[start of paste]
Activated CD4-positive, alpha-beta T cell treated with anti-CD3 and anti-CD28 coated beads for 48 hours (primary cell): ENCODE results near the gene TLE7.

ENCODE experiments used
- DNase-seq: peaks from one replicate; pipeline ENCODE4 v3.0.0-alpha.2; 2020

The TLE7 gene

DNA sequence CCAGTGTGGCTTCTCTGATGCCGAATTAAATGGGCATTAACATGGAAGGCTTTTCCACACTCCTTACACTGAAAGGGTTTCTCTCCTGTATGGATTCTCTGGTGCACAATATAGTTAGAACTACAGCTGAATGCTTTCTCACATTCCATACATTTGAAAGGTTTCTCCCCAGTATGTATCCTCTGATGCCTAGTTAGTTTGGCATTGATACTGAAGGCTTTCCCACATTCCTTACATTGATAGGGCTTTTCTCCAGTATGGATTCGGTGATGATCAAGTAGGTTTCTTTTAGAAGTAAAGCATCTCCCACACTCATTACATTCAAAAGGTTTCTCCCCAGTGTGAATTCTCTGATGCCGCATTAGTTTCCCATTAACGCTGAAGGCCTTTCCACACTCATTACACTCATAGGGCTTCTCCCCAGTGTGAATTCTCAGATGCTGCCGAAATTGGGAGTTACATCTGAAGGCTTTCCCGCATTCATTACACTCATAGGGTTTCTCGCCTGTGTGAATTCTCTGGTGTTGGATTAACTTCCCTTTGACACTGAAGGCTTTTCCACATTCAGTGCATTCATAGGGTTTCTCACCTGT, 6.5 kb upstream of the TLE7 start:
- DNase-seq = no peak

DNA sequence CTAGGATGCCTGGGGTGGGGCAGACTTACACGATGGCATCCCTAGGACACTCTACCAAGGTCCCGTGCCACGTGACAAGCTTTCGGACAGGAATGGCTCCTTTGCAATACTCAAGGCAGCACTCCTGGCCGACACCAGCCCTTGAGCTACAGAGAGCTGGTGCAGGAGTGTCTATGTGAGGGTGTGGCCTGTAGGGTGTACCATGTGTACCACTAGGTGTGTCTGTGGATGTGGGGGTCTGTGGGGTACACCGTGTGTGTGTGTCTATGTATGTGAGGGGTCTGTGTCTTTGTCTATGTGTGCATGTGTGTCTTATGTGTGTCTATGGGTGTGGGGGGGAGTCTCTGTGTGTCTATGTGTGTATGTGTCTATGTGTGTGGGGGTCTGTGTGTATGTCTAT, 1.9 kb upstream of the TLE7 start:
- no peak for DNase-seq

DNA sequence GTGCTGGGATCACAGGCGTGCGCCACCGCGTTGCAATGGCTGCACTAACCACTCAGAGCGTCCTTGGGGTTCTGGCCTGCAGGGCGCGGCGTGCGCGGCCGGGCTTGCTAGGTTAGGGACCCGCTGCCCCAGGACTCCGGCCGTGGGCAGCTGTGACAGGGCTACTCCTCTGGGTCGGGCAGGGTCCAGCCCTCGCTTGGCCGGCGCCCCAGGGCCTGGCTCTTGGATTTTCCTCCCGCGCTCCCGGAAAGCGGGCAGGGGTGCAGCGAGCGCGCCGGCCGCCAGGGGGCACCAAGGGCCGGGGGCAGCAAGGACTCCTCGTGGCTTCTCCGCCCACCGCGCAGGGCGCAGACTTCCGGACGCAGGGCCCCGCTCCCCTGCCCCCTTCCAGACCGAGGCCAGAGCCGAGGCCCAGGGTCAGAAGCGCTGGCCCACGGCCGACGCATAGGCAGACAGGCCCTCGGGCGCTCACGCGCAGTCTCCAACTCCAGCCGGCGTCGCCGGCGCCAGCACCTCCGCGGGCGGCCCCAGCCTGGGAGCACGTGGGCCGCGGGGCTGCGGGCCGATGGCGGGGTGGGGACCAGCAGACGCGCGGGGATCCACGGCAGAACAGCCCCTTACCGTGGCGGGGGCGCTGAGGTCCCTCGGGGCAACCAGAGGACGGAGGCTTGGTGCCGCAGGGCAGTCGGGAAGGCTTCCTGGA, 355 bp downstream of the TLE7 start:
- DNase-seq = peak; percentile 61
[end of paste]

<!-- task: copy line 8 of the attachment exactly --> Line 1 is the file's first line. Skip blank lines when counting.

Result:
- no peak for DNase-seq